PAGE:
* Bruno Iksil played no role in Lehman collapse -JPMorgan
* Lehman suing JPMorgan in $8.6 billion case
By Jonathan Stempel
NEW YORK, Feb 28 The former JPMorgan Chase & Co
trader known as the "London Whale" was not responsible
for Lehman Brothers Holdings Inc's bankruptcy and should not be
dragged into an $8.6 billion lawsuit accusing the largest U.S.
bank of causing it, JPMorgan said.
In a Wednesday filing in Manhattan bankruptcy court,
JPMorgan said Lehman knew from documents it produced itself that
the trader, Bruno Iksil, had nothing to do with allegedly
mismarked derivative trades about which Lehman wanted to take
JPMorgan also said Lehman and its unsecured creditors
committee, which also seeks Iksil's testimony, had pointed to
nothing that shows the bank's Chief Investment Office had any
role in the collateral requests at the center of Lehman's
Moreover, getting Iksil involved wastes time and money,
JPMorgan said, particularly in light of statements by former
U.S. Treasury Secretaries Timothy Geithner and Henry Paulson
that the collateral requests did not cause Lehman to fail.
"It is readily apparent that the only real reason for
plaintiffs interest in taking Mr. Iksil's deposition is that he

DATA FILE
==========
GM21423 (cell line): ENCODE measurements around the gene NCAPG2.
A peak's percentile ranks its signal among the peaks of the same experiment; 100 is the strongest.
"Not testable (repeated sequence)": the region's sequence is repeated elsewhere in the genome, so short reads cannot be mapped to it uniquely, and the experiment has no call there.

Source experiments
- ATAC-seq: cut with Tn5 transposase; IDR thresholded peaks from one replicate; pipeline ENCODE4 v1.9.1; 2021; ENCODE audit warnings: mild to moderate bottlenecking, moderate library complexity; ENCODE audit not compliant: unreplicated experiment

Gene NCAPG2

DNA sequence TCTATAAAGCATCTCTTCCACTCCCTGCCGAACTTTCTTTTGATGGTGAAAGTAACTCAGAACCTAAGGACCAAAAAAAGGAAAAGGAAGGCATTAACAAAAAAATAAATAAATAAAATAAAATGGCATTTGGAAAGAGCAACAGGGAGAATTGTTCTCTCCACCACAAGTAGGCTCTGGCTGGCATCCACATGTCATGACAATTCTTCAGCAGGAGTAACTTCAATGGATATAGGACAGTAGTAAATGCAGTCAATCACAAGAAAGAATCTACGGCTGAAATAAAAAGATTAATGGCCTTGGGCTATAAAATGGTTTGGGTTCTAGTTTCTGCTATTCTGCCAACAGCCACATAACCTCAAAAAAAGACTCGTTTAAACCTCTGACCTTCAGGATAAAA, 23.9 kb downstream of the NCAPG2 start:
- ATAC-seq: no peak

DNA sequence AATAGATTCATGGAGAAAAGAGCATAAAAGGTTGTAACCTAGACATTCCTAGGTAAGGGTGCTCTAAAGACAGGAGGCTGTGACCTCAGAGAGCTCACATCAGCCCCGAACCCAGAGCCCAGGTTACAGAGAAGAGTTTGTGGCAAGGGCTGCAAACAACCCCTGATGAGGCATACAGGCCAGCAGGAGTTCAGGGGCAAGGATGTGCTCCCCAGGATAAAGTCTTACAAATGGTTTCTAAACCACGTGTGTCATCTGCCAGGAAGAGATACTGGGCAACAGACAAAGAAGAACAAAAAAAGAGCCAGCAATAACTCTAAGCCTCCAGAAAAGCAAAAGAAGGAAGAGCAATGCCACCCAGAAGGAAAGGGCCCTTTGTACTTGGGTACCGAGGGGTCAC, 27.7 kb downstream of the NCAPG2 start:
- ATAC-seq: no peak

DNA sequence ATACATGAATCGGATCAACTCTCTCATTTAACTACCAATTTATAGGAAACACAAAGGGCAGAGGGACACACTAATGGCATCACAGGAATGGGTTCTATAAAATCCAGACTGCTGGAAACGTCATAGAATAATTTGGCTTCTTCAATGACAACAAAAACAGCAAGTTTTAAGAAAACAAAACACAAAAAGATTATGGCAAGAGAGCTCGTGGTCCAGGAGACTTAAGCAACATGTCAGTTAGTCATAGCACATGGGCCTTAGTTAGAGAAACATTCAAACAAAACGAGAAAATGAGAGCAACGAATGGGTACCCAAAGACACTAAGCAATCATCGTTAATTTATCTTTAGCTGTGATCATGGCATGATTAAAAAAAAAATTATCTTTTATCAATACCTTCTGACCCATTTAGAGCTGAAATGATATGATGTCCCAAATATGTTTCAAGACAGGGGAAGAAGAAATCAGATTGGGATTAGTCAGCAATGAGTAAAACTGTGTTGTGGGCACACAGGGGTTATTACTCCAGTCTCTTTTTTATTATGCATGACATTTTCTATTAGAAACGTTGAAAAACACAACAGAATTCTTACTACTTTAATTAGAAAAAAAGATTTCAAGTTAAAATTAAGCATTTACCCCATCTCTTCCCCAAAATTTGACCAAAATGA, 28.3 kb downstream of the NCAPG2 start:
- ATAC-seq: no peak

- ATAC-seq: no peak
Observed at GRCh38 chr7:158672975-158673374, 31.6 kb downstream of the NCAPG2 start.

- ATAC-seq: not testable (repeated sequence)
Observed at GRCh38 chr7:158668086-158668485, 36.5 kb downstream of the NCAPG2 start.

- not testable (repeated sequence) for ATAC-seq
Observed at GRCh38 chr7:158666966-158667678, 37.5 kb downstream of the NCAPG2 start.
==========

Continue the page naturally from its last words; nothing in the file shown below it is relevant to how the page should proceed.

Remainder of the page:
has been in the news," JPMorgan said.
Lehman spokeswoman Kimberly Macleod said the company's
lawyers would review the filing.
Iksil gained notoriety after his activities were linked to
$6.2 billion of trading losses at JPMorgan's Chief Investment
Office. The French national had worked in London for the New
JPMorgan was Lehman's main clearing bank, handling
third-party dealings. Lehman accuses JPMorgan of hastening the
bankruptcy by using what it learned in that capacity to extract
$8.6 billion of collateral in the four business days prior to
the Sept. 15, 2008, Chapter 11 filing.
Citing Iksil's "practice of intentional mismarking," Lehman
said it wanted to review trades that led to a large,
"unjustified" collateral call on Sept. 9, 2008.
Lehman also said it wanted to review how the Chief
Investment Office managed JPMorgan's exposure to what was once
Wall Street's fourth-largest investment bank.
Lehman said Iksil's lawyers have indicated he will not
cooperate without an official request, prompting it to ask U.S.
Bankruptcy Judge James Peck for permission to start the process.
Last April, Peck narrowed but refused to dismiss Lehman's
lawsuit, saying the company could pursue claims that JPMorgan
had acted in a "commercially unreasonable" manner.
Lehman emerged from Chapter 11 last March. It has said it
hopes to repay creditors about $65 billion. That process is
expected to take several years.
The JPMorgan case is Lehman Brothers Holdings Inc et al v.
JPMorgan Chase Bank NA, U.S. Bankruptcy Court, Southern District
of New York, No. 10-ap-03266. The main bankruptcy case is In re:
Lehman Brothers Holdings Inc in the same court, No. 08-13555.